Imagine trying out a new a restaurant and being astounded by the ambience, the intuition of the servers and the exquisite taste of each dish. You turn to your partner and say what all of us say, “I wish (______ and ______) could be here. They would love this.”

It’s no wonder we go social in moments like this – photographing and posting our experience to our friends – the truth is, we all want someone to feel like us. We are wired for empathy. It can get socialized out of us but feeling like one another is in our nature.

When someone feels like us, it affirms our choices. It places us in the world. It makes us feel seen. A primal equation clicks inside us: “You feel like I do” = “I can trust you”.

This has nothing to do with agreement. It’s not about altering your position. Great managers can authentically feel what an employee feels (and acknowledge it) without agreeing with them or caving to their preferences. But if you can’t feel like your employees feel, they find it hard to trust you.

Don’t put yourself in others’ shoes

Ever seen someone throw the party that makes everyone cringe? Maybe they invited too many people. Ordered the wrong kind of food. Organized games that weirded people out.

Did the party-thrower wake up saying, “I think I’ll be totally inappropriate today”? Unlikely. But it can happen. It can happen to any of us.

The gift we purchased misses it by a country mile. (I may or may not have bought a new kitchen floor as a birthday present for my wife)

The words we offer for a coworker’s loss go sideways for them.

We recognize an employee and they feel patronized rather than valued.

Moments like these remove energy and add depletion to everyone’s day. You can save yourself (and others) some pain. Stop putting yourself in others’ shoes. What’s the issue with that? It’s still you in their shoes - you, with all your values, biases and judgments cavorting about in their shoes as if you were them. When you do that, your words betray you: “If I were in your shoes, here’s what I would do.” What comes out next is your autobiographical play in their situation.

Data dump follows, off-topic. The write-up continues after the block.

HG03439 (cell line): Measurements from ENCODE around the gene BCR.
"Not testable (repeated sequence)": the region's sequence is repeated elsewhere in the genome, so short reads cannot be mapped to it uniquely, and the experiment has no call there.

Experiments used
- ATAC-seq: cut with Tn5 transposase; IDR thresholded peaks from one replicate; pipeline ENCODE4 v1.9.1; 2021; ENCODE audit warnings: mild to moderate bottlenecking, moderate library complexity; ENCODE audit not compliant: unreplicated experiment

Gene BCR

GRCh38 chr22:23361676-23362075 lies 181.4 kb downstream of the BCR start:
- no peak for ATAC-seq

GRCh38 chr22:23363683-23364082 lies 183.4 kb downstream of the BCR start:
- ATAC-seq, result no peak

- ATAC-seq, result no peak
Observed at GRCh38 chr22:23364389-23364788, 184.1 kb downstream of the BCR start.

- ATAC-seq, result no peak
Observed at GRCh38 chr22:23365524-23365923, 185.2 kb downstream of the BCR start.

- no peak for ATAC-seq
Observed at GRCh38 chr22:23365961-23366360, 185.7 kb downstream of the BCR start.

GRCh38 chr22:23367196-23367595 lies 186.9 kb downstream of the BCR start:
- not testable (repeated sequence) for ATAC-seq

Entry-level empathy. It spawns costly misunderstandings, weird meetings, and off-putting comments. Imagine it differently. Imagine more of us putting on another’s eyes to see the world the way they see it, to feel the world the way they feel it. This would release more energy and reduce some nasty depletion in our days.

I experienced the power of putting on someone else’s eyes many years ago when my daughter Katelyn was 13. I needed to buy her a Christmas present. I was clueless - walking through the mall with a bewildered expression trying to figure out what 13-year-old girls like.

I vividly remember thinking, “If only I could put on Katelyn’s eyes, I’d know immediately what to buy.” So in that moment, I put her eyes on – meaning I focused on everything I knew about Katelyn. I dialed up in my mind the music I had heard her listening to on the radio and the clothing I’d heard her comment on. I tried to feel like her, (she’s the youngest of four) wanting to be just as grown up, just as cool, just as included as her older sibs.

I was shocked by the result. With Katelyn’s eyes on, I was instantly drawn to the row of music with the Colbie Callait CD’s. I was prompted toward the store with the tops with the super-short midriffs. For once, my gifts were a hit. (my linoleum floor days were done)

Receiving perfect gifts, meaningful condolences or appropriate words of recognition tells us little about the intellect of the giver. It tells us lots about their ability to see the world through our eyes.

In your next conversation, make it your goal to put on the other person’s eyes, to see the situation the way they see it and feel the situation the way they feel it. Then acknowledge back to them what you see and feel. We need better parties.

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Related Resources

The Power of Conversation eBook

An Introduction to Terra Nova - An Experiential Learning Simulation

On-Demand Webinar: Introducing The Power of Conversation Training

Back to the Office Conversation Part Two - Leaders: Build the Frame

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